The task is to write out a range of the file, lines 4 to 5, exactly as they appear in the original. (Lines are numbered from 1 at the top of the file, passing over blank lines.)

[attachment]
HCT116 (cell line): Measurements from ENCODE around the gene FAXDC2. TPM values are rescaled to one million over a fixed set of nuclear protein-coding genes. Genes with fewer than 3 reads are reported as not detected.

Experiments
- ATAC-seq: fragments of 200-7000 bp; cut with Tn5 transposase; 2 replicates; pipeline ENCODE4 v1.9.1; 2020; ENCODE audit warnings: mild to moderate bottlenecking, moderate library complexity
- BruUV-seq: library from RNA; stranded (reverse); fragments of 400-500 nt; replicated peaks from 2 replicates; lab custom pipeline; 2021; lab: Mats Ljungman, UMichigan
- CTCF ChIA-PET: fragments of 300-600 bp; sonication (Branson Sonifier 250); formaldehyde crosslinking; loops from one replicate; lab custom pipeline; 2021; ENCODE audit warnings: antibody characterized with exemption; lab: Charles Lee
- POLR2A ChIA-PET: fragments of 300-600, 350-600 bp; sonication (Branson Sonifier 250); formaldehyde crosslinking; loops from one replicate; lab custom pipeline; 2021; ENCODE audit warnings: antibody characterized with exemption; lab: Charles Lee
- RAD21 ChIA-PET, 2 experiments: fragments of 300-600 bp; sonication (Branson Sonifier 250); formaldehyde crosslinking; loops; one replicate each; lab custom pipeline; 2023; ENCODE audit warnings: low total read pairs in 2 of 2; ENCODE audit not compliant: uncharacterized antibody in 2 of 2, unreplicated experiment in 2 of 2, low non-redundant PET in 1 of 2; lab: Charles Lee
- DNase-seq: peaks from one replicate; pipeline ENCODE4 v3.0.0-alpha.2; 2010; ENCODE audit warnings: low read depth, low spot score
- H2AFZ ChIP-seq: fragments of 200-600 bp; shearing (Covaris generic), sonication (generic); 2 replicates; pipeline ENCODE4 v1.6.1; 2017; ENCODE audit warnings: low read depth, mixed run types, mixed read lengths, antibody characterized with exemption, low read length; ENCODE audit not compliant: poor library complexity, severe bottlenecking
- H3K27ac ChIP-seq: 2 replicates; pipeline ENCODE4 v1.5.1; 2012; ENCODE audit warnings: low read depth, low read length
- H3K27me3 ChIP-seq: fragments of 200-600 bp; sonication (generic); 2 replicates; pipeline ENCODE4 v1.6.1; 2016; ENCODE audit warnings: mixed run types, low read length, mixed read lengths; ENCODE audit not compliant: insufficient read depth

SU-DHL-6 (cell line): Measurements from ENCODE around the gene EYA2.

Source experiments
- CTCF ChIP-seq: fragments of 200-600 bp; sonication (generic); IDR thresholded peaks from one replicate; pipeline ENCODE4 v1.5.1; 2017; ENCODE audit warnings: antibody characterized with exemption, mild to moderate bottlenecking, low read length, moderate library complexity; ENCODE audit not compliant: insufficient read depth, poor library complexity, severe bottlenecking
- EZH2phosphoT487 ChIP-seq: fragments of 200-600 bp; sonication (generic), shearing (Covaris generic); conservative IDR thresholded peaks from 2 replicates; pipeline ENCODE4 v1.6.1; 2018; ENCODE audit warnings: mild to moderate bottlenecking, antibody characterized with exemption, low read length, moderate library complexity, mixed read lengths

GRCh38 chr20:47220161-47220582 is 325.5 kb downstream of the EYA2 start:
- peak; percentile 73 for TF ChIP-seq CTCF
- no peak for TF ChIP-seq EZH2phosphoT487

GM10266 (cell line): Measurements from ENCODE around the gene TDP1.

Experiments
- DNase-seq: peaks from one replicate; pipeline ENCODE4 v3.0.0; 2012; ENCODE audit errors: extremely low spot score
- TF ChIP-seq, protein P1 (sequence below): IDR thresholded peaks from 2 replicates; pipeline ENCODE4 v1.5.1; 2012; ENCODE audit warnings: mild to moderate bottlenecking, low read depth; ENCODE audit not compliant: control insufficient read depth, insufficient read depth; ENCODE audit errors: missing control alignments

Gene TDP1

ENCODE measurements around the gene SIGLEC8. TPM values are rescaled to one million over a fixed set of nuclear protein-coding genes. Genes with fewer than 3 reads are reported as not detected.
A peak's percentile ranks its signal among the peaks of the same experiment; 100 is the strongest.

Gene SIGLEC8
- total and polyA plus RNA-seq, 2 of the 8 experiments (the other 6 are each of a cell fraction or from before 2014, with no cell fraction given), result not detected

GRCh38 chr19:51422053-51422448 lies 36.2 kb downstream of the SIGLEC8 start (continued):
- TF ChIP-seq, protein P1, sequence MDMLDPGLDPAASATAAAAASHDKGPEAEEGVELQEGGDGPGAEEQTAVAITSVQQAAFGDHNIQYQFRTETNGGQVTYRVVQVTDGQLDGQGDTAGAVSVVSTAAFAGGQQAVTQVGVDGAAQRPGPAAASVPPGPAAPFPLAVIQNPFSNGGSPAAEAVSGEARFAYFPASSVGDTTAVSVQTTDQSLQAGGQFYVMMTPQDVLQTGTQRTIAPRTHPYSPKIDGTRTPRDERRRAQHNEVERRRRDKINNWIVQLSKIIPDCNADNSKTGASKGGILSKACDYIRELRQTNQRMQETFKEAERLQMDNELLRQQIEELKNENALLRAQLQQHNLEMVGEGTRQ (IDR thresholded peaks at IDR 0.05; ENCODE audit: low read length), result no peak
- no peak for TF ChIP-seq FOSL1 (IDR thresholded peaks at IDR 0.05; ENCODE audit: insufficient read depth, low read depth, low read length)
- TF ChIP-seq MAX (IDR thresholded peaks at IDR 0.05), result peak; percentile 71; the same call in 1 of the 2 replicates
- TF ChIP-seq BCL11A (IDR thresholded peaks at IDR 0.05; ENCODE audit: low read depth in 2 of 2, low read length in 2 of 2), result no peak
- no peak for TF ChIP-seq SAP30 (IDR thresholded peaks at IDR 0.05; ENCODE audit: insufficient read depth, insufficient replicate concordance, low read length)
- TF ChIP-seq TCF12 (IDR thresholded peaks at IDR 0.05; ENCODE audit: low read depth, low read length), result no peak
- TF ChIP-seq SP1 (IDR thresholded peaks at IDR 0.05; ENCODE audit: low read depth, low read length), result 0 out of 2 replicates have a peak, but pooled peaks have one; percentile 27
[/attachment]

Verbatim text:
- BruUV-seq: library from RNA; stranded (reverse); fragments of 400-500 nt; replicated peaks from 2 replicates; lab custom pipeline; 2021; lab: Mats Ljungman, UMichigan
- CTCF ChIA-PET: fragments of 300-600 bp; sonication (Branson Sonifier 250); formaldehyde crosslinking; loops from one replicate; lab custom pipeline; 2021; ENCODE audit warnings: antibody characterized with exemption; lab: Charles Lee